British experiments that changed the world

During British Science Week, take a look back at investigations that shaped science, providing the fundamental knowledge we rely on today

1. Cavendish weighs the world

(Image credit: Ed Crooks)

Not only did the solitary and eccentric Henry Cavendish discover hydrogen, but he also successfully measured the weight of the world. His ambitious experiment used a special piece of equipment called a torsion balance, and in 1798 he reported his results. By measuring the gravitational attraction between two different sized lead spheres, he calculated the Earth’s density.

The apparatus consisted of an 1.8-metre wooden rod that had a 0.73-kilogram lead sphere
attached to each end, suspended from a wire. A separate system of two larger 159-kilogram lead balls were placed close to the smaller balls. This exerted enough gravitational force so that when the weights were tugged slightly the rod twists (a telescope was used to observe this). Cavendish performed his experiments in a dark and wind-proof to prevent any external air currents and temperature differences affecting his results. 

He was able to calculate the Earth’s density by using the ratios of the forces between the spheres and the gravitational attraction of the Earth to the spheres. Incredibly, his results were very accurate, and his great experiment meant we could also calculate the mass of the Sun and the Moon and even other planets in our Solar System.

2. Fleming's accidental discovery of penicillin

(Image credit: Isizawa)

In 1928, at St Mary’s Hospital in London, Alexander Fleming was busy investigating the bacterium, Staphylococcus aureus. The bacteria had been wreaking havoc, causing fatal infections, and there was no medicine at the time to treat them.

On one occasion, Fleming forgot to put one of his Petri dishes into an incubator. While he was away on a two-week holiday the bacteria multiplied, and on his return he noticed something unusual in the rogue Petri dish. There was an area where the bacteria could not grow, and instead left a ‘mould juice’ to form a clear zone around itself. He investigated and found that the mould Penicillium notatum had contaminated the dish, inhibiting the growth of the bacteria. 

In the late 1930s, scientists Howard Florey and Ernst Boris Chain had managed to isolate and purify penicillin, and the antibiotic was available as an injection by 1941. It is estimated that this discovery has saved up to 200 million lives to date.

3. Rutherford strikes gold

(Image credit: Ed Crooks)

It was previously believed that the structure of the atom was a sphere of positive charge housing smaller negatively charged electrons within it, like plums within a pudding. To test the accuracy of this ‘plum pudding’ model — under the direction of Ernest Rutherford — Hans Geiger and Ernest Marsden performed a series of experiments between 1908–1913 to prove Rutherford’s theory of an atomic model, which resembled planets orbiting the Sun.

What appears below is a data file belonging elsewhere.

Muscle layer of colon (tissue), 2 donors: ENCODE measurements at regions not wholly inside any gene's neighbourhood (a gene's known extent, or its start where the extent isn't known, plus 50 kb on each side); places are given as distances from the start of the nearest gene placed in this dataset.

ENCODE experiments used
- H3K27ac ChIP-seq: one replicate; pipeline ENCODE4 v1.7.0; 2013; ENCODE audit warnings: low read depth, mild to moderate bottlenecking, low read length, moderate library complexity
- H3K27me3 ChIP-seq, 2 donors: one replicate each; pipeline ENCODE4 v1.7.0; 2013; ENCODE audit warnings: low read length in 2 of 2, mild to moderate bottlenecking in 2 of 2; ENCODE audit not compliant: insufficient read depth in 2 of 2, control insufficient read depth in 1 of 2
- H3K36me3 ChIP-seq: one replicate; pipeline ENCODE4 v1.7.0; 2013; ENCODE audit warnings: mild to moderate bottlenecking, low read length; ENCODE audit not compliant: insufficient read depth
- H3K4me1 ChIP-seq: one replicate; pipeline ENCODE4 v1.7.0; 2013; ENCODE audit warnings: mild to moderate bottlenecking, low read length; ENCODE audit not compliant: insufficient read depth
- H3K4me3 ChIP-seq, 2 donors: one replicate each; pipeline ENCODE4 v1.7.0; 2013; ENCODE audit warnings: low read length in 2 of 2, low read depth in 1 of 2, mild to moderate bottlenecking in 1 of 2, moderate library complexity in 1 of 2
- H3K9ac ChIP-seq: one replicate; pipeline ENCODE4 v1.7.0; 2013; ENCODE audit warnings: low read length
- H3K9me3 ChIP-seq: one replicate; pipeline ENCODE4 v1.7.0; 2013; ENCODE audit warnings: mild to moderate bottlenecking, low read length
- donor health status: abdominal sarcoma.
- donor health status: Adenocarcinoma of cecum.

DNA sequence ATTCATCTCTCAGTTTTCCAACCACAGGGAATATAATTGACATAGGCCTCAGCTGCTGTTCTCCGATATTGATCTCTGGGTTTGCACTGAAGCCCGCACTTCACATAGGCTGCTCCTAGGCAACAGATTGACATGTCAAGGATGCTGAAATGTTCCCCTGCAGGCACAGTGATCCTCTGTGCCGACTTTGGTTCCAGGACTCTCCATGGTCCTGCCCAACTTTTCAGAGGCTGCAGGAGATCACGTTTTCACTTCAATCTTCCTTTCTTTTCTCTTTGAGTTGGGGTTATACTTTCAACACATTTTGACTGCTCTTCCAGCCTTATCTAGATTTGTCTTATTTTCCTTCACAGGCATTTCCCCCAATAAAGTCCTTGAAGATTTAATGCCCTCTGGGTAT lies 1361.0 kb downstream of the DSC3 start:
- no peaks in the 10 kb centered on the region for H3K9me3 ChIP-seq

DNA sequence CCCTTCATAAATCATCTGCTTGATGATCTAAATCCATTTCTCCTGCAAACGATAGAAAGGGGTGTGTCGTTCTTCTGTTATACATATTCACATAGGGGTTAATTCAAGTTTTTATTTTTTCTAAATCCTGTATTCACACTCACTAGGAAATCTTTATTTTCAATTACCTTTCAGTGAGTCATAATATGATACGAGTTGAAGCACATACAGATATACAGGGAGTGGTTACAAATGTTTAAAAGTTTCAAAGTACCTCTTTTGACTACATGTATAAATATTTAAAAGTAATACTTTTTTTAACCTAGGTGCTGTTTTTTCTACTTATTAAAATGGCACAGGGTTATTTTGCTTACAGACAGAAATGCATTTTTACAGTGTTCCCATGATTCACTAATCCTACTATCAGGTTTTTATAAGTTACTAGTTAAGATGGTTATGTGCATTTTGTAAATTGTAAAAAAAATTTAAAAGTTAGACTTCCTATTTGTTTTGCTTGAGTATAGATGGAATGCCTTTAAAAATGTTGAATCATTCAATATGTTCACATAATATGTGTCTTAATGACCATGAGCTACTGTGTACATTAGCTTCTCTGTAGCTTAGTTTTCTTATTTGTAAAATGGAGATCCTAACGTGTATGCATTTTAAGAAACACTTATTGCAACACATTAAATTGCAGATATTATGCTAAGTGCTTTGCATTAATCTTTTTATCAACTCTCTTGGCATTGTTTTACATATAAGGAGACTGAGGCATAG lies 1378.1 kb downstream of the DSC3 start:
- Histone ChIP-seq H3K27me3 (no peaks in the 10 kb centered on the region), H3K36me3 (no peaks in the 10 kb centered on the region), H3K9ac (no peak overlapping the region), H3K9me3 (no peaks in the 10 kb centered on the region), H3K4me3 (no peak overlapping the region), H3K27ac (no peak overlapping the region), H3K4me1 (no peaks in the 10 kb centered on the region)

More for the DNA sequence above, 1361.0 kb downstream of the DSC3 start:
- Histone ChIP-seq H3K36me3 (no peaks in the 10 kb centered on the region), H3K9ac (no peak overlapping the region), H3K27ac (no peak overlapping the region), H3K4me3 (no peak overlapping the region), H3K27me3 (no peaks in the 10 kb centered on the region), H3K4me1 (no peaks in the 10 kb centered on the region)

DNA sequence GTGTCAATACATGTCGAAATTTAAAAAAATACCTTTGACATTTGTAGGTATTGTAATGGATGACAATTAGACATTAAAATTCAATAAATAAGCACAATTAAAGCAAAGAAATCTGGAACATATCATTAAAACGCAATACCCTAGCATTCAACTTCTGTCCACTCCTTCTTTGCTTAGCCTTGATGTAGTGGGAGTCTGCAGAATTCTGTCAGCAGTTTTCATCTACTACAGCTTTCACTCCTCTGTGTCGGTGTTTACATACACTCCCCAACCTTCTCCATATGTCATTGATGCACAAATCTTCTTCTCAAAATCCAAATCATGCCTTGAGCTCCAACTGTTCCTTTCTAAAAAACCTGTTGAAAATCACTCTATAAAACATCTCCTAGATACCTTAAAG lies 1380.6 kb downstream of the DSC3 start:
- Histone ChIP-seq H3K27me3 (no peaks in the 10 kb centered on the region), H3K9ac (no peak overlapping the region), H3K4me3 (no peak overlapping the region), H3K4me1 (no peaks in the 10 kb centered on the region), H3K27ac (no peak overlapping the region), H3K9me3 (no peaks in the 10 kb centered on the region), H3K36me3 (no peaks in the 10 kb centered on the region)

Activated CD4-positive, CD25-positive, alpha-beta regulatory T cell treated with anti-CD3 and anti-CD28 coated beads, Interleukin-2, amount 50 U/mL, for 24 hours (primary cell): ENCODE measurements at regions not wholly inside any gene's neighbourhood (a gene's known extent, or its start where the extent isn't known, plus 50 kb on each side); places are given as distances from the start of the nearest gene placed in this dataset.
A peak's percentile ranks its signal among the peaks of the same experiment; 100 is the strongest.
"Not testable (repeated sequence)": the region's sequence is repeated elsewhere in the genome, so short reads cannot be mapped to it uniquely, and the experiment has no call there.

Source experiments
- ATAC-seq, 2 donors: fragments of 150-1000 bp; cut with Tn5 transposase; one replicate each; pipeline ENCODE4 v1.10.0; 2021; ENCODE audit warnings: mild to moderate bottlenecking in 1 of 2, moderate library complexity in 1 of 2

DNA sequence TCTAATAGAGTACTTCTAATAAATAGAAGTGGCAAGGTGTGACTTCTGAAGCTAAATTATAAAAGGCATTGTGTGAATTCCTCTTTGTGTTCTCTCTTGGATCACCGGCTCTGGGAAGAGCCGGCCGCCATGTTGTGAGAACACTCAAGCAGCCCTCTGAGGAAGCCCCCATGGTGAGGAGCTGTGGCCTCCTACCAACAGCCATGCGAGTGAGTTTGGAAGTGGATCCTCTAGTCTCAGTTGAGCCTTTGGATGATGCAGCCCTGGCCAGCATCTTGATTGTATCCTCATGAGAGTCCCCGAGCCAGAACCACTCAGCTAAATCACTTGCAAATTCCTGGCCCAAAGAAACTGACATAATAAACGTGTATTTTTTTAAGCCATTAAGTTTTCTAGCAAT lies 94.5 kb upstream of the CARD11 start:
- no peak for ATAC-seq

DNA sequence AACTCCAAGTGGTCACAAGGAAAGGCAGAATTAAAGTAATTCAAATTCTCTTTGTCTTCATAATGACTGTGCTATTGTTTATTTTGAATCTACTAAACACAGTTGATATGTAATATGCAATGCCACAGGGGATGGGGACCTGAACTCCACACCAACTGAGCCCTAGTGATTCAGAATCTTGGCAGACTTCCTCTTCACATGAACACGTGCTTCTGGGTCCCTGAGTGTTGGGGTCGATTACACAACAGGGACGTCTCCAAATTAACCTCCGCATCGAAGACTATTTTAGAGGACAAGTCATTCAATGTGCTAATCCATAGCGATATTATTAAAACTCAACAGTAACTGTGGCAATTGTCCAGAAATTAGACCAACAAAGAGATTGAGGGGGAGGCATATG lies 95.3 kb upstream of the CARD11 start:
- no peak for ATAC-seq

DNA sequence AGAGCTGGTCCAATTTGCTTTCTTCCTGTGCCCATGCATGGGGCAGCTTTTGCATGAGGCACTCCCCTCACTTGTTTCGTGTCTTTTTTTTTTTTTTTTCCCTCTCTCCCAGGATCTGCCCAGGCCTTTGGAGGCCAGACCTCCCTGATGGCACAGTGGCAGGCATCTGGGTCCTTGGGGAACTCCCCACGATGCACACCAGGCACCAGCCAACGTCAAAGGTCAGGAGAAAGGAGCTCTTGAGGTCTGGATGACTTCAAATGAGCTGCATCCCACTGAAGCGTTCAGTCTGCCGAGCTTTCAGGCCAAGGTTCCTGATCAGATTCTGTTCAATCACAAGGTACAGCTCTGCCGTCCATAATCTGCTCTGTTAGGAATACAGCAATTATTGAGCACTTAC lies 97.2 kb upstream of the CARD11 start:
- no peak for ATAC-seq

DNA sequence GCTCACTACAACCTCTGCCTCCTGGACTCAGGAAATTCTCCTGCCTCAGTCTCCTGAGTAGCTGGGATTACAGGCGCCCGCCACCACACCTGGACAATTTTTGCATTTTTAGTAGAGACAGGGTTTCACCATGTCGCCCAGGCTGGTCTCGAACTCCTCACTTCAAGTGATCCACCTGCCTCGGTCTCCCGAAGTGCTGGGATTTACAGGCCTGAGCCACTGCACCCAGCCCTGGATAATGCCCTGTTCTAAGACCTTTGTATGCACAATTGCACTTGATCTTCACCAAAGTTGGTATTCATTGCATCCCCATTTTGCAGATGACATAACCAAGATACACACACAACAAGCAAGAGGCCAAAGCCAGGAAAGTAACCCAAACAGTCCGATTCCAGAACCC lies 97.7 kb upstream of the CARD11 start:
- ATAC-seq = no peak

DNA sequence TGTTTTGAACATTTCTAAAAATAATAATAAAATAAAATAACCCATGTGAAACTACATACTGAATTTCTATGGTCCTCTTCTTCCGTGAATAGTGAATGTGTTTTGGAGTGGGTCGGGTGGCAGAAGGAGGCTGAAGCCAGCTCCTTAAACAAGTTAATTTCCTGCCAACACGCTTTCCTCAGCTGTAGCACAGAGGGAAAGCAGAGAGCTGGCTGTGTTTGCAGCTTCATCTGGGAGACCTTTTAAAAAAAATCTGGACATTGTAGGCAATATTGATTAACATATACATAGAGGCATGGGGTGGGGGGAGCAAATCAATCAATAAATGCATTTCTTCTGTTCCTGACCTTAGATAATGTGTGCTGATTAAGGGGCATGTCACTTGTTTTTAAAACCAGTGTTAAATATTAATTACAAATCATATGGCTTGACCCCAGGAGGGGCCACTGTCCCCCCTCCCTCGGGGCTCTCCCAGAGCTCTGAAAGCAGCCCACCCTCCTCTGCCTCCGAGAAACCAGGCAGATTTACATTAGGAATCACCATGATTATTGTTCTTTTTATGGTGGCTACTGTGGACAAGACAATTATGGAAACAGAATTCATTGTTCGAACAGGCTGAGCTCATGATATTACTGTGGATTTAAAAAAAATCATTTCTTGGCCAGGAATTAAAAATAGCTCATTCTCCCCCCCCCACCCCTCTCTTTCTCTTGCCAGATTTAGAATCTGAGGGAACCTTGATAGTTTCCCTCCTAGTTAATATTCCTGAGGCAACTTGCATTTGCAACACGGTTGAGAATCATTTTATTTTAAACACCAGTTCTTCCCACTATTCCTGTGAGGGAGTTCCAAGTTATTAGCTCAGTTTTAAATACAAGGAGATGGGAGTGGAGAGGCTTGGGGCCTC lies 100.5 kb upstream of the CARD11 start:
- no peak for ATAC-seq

The physicists used a radioactive substance to bombard a thin piece of gold foil with positively charged alpha particles. The majority of particles passed through the foil without any deflection, suggesting that atoms had a great deal of open space. However, some were deflected off the gold foil at different angles, which meant that those particular particles had hit something with the same charge. This meant that rather than a positive charge engulfing electrons, a smaller positive charge was held in the dense middle, thus heralding the discovery of the atomic nucleus.

4. Lind cures sailors' scurvy

(Image credit: Clker Vector Images)

Bleeding gums, your teeth dropping out, weak limbs, swollen legs and nasty patches of blood under your skin – a pirate’s life probably wouldn’t have been ideal for most of us. Scurvy was one of the diseases that plagued pirates and sailors in the early days of seafaring.

We know today that the disease is caused by a serious lack of vitamin C, something we need to form collagen, a vital component in structural and supportive connective tissue. Without enough collagen, the blood vessels and bones of those with scurvy break down until they suffer a slow and painful death. But in the time of Scottish physician James Lind, there was no knowledge about these tiny nutrients. People thought that scurvy might be contagious or caused by madness. In 1747, Lind started one of the world’s first clinical trials.

He suspected that acids could help stop the putrefaction of the body, and he devised a trial to test different ways of introducing certain acids into people’s diets. He divided a group of 12 scurvy-ridden sailors into six groups of two, all of which were to eat the same diet as one another but with the addition of an acidic supplement. Each group was treated with either a quart of cider, 25 drops of elixir of vitriol, two spoonfuls of vinegar, half a pint of seawater, two oranges and one lemon, or a spice paste, every day. After six days most of the sailors eating the fruit had made an almost complete recovery. While Lind was on the wrong track about the cause of the disease, he had found the cure.


This article was originally published in How It Works issue 112


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